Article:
Yakima residents could see their garbage bills increase slightly in 2021 to allow city staff to keep up with increasing solid waste costs and operations.
Loretta Zammarchi, Yakima’s refuse and recycling manager, proposed to the Yakima City Council on Thursday an annual solid waste rate increase of 3.5% through 2025 as part of the department’s five-year plan.
For customers who have a
96 gallon cart — which Zammarchi said is about 78% of customers — it would mean an increase of about $0.75 per month, effective Jan. 1, bringing the monthly service to $21.85.
For customers who have a 32-gallon cart, the increase will be $0.60 per month, or a total of $19.10 monthly for the services.
Customers who subscribe to the city’s 96-gallon cart for yard waste will see an increase of $0.40, bringing the monthly total to $17.55.
Zammarchi said the increases would bring in an anticipated $511,000 of additional revenue in 2021, which would allow the city to cover anticipated increases in Yakima County landfill tipping fees and operational costs.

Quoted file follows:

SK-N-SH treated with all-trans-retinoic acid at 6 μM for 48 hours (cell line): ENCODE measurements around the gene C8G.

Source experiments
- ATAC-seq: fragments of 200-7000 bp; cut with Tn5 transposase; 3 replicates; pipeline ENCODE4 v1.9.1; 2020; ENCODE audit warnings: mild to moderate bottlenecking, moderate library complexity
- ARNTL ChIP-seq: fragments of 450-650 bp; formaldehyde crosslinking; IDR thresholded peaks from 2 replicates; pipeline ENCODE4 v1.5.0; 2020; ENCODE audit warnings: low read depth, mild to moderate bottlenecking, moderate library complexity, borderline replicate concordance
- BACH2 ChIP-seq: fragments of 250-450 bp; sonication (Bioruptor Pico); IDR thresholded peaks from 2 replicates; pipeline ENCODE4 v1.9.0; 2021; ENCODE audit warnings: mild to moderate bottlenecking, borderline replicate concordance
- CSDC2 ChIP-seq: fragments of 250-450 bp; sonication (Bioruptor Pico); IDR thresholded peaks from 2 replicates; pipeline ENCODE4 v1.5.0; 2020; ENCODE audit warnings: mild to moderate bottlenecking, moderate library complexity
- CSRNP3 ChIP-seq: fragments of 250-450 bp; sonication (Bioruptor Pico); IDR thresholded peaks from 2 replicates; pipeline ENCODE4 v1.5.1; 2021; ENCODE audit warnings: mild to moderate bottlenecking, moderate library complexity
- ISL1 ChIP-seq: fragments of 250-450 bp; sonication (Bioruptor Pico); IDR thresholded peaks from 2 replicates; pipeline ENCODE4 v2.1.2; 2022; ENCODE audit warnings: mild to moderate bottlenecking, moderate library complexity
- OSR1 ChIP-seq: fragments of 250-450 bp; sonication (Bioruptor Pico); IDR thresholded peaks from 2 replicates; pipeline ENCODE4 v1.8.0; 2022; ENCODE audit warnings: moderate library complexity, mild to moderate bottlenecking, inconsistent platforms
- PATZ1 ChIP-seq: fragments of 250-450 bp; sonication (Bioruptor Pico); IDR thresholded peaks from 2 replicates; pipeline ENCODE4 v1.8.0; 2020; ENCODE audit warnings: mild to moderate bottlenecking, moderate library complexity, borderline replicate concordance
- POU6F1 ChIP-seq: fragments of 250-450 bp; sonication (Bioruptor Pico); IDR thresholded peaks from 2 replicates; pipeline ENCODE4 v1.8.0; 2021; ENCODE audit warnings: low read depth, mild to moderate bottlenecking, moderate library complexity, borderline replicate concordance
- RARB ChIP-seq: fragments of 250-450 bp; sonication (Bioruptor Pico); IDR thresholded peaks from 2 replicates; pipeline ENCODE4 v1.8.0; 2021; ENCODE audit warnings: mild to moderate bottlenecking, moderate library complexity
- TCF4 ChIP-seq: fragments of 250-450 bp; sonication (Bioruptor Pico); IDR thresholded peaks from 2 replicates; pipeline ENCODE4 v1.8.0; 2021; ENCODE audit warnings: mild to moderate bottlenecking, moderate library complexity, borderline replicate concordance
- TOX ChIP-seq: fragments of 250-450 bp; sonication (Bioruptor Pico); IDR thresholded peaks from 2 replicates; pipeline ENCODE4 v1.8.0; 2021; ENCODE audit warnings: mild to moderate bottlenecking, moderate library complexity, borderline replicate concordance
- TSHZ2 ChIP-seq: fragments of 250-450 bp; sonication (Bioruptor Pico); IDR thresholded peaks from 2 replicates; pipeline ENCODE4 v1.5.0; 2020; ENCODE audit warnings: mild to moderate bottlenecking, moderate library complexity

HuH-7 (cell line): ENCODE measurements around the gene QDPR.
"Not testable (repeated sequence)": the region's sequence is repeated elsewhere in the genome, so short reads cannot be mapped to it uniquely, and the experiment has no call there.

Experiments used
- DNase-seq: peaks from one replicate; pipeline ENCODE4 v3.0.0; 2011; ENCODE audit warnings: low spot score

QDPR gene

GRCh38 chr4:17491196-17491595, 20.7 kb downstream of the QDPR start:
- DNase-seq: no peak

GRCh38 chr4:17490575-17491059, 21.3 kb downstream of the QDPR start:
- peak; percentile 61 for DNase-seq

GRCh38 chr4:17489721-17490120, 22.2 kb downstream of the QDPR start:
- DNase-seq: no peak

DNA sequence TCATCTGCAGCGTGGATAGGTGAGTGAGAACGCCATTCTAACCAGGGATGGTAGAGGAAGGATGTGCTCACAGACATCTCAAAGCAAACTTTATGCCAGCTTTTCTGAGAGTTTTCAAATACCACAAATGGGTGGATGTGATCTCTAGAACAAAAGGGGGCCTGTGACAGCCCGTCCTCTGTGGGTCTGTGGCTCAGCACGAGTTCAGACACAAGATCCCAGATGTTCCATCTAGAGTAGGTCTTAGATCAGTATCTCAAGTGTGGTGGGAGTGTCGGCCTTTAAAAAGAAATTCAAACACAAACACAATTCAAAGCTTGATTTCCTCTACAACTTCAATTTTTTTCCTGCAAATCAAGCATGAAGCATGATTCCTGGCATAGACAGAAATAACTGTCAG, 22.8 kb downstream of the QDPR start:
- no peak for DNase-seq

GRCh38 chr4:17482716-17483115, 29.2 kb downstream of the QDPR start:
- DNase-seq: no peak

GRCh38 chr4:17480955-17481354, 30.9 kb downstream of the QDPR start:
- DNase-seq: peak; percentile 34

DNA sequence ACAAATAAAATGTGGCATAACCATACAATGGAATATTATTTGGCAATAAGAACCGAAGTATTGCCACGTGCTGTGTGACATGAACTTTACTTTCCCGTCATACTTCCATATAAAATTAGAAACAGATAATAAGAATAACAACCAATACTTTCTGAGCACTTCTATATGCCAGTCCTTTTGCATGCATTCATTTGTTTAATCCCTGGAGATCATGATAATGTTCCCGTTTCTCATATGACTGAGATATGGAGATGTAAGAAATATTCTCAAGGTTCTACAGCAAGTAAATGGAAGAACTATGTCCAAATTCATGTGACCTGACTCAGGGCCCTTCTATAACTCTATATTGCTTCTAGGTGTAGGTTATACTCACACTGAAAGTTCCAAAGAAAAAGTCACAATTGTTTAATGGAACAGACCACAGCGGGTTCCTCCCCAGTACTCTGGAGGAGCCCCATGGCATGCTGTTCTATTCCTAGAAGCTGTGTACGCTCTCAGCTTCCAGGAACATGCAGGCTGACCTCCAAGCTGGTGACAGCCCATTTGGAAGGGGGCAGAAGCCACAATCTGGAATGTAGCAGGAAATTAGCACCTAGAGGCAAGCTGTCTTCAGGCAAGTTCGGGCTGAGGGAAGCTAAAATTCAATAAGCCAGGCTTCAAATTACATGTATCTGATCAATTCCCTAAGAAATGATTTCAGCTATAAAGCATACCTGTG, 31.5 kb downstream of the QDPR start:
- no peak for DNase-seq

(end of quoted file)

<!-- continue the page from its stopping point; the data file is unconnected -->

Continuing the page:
Postponing the rate increase would result in insufficient funding to sustain the city’s current level of solid waste services, she added.
The council still has to vote to approve the plan and the increased rates.
Zammarchi added that shifts in recycling markets anticipated to take place over the next several decades could increase the demand for recycled materials, and open up opportunities for the city to possibly offer curbside recycling.
“The division continually monitors the market plan for the likelihood of providing curbside collection to city residents,” she said.
A looming dilemma for the solid waste division is the Terrace Heights landfill reaching capacity and closing, estimated for 2027.
Zammarchi noted that Yakima County, which owns the landfill, has talked about expanding the landfill by transferring waste to the Cheyne Landfill in Zillah but has set no firm plans. Transferring Yakima’s waste to the Cheyne landfill would require an additional 25 miles of transport, and also would raise disposal costs from about $15 per ton to $25 per ton.
The rate increase would also help the city be better positioned to weather those changes, Zammarchi said.